Mongolia remains one of the world’s last great uncharted territories, a country of seemingly endless grassy steppes, herds of grazing yaks and wandering nomadic villagers. One of the country’s unique traditions is Mongolian wrestling, a sport that has been popular here for hundreds of years, dating back to the days of Genghis Khan. Flickr user AprilWang2009 took this superb action photo of two Mongolian combatants locked in the midst of struggle. I particularly like the sense of the movement and the soft focus blurring of the audience behind them. It has a very theatrical arrangement to it.
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Our friends over at Intelligent Travel pointed us to this awesome video slideshow feature on female wrestling in Bolivia, put together by the team at National Geographic. Lucha libre, for those who are not familiar, is a style of pro-wrestling popular in Latin America. Its popularity extends all the way to South America, where in Bolivia, a feisty group of women have adopted the sport as their own to show their toughness, demonstrate their passion for lucha libre and just simply to let off a little steam.
Called cholitas luchadoras, these wrestling women are typically Aymara, one of the main ethnic groups of Bolivia. Taking stage names like the “Amorous Yolanda” and the “Evil Claudina,” the women take to the stage in the town of El Alto each Saturday night, dressed in their full traditional regalia of petticoats, bowler hats and braided hair. These girls don’t play nice either – attendees can expect to see all the bone-crunching body slams, flying leaps and folding chair weapons they have come to expect from their male counterparts.
It was only 7 years ago that Bolivian entrepreneur and diehard lucha libre fan Juan Mamani had the idea to introduce women into his weekly wrestling events. Attendance was dwindling and Mamani wanted to find a way to bring a new audience to the shows. Several years on and the women have become one of the event’s most popular draws. More interesting perhaps, is that many men come not to gawk at the “pretty ladies” but seem to genuinely admire them for their skill and passion for the sport.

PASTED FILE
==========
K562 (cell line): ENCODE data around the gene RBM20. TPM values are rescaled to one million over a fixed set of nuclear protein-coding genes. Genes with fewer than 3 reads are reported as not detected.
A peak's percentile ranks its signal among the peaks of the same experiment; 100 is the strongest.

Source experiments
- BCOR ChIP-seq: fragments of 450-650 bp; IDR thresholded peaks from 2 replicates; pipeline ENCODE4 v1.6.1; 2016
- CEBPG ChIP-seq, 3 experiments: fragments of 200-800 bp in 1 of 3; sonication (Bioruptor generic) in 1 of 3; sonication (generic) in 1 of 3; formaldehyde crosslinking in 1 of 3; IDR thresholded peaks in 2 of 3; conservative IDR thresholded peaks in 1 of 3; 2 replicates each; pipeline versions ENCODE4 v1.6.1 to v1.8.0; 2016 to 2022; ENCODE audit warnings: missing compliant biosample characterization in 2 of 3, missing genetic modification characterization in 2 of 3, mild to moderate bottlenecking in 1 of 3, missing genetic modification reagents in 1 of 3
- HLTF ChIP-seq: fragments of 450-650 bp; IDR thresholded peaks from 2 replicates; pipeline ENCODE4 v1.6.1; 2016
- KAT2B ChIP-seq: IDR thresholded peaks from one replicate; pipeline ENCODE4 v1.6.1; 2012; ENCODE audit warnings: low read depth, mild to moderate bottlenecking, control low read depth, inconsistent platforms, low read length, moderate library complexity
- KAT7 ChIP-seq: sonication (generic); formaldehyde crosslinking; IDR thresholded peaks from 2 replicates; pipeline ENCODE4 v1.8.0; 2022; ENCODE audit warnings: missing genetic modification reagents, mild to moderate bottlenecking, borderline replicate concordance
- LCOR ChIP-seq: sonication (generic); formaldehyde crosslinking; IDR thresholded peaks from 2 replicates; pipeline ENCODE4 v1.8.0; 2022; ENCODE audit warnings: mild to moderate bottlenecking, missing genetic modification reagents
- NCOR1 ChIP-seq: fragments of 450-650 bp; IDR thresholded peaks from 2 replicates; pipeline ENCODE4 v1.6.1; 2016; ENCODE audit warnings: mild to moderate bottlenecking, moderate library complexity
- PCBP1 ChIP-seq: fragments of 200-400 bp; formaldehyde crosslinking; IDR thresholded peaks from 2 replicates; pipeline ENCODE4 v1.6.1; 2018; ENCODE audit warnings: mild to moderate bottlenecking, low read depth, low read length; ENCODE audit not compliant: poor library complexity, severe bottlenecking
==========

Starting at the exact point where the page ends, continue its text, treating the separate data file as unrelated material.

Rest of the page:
I can’t say that I’ve ever been much of a fan of wrestling, but these women might have won me over. Anybody up for some lucha libre on their next South America trip?
A few days ago, Grant posted about Derrie-Air, a new airline that is to charge passengers by the pound–not just the baggage weight, but the passenger weight as well. “The more you weigh, the more you pay.”
As Grant noted in his post, and Daily Travel & Deal, the L.A. Times travel blog, reported yesterday, the airline isn’t real, but was created as an ad campaign study by Philadelphia Media Holdings to see how effective print advertising can be. There was enough of a buzz that it’s clear that people, in general, have problems traveling on the same plane with people who are overweight. Feeling squished in an airplane seat next to a person who is taking up more than his or her fair share of space is annoying at best and anger producing at its worst.
When I read about Derrie-Air, before I caught on to the hoax, I flashed to my high school friends who wrestled in the lower weight class. They barely ate for the season and told tales of how they worked on getting their weight down before they stepped on a scale before a meet to see if they qualified. If people did have to pay for their airline ticket according to their weight, I could see there might be some who would do the same thing wrestlers do about a week before their travel date. There they would be in their neighborhoods wearing sweatsuits, walking around the block over and over again, just to loose the water weight.
I also imagined the arguments couples would have at the airport, blaming each other for the extra weight one of them packed as their souvenir money was eaten up by the cost of the seat. “If it wasn’t for you we could have that extra day at Disneyland.”
As a child I would watch the WWF on television side-by-side with my kid bro and punish him later with some killer wrestling moves of my own. As a young girl I towered over the little pip-squeak and made him plead for mercy. I showed none. You could call me the ‘Macho Woman Adrienne Savage.’ These days I wouldn’t dare. In fact, I don’t even watch wrestling anymore. Whatever became of the WWF? It’s something else now, right? Through Nacho Libre it has worked its way back into my life. I want to be a kid again. I want to root for the underdog and for him to be a victorious champion and hero. I want to go to a real live wrestling match.
Tijuana. Jim Benning tells a tale of the real Nacho Libre in Tijuana, a popular Mexican border town outside of California for the Washington Post. Great fighters bounce from the ropes off each other’s chest sending the crowds into cheering mode. Few gringos are amongst the fans of El Hijo del Santo, Blue Demon Jr., and Rey Misterio. This is a better side of Tijuana. I suggest fans of the film click into this for a real taste of the wrestling scene.
In the mean time is there anyone who’d like to go? I promise not to use any sleeper holds and I don’t bite – anymore.